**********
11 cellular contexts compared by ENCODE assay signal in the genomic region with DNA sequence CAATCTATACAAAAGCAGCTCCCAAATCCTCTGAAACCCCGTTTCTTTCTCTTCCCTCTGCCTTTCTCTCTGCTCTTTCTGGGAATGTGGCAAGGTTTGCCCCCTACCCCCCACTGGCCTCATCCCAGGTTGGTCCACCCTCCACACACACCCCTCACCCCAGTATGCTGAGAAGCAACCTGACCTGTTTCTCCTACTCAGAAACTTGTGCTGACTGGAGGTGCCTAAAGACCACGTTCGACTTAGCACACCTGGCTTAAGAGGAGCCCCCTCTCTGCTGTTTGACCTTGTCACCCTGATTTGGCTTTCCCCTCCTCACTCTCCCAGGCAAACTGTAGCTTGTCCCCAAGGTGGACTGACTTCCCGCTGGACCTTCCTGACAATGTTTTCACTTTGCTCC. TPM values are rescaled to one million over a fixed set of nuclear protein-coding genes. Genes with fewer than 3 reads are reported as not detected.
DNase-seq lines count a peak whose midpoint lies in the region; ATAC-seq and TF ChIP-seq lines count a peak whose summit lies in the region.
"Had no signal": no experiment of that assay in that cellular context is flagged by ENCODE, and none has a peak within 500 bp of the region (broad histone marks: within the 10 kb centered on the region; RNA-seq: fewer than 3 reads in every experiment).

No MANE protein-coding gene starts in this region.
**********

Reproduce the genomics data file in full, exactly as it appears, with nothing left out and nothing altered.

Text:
11 cellular contexts compared by ENCODE assay signal in the genomic region with DNA sequence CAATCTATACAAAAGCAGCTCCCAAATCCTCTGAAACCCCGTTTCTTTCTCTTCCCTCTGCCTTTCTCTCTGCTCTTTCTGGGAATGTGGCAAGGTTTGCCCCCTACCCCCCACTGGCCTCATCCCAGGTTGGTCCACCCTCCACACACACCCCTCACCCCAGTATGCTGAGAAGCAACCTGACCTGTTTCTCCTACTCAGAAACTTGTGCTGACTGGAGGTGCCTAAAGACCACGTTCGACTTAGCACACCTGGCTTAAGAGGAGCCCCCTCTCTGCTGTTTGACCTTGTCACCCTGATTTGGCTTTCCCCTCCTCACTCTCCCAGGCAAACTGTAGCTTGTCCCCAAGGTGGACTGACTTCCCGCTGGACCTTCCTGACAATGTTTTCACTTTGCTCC. TPM values are rescaled to one million over a fixed set of nuclear protein-coding genes. Genes with fewer than 3 reads are reported as not detected.
DNase-seq lines count a peak whose midpoint lies in the region; ATAC-seq and TF ChIP-seq lines count a peak whose summit lies in the region.
"Had no signal": no experiment of that assay in that cellular context is flagged by ENCODE, and none has a peak within 500 bp of the region (broad histone marks: within the 10 kb centered on the region; RNA-seq: fewer than 3 reads in every experiment).

No MANE protein-coding gene starts in this region.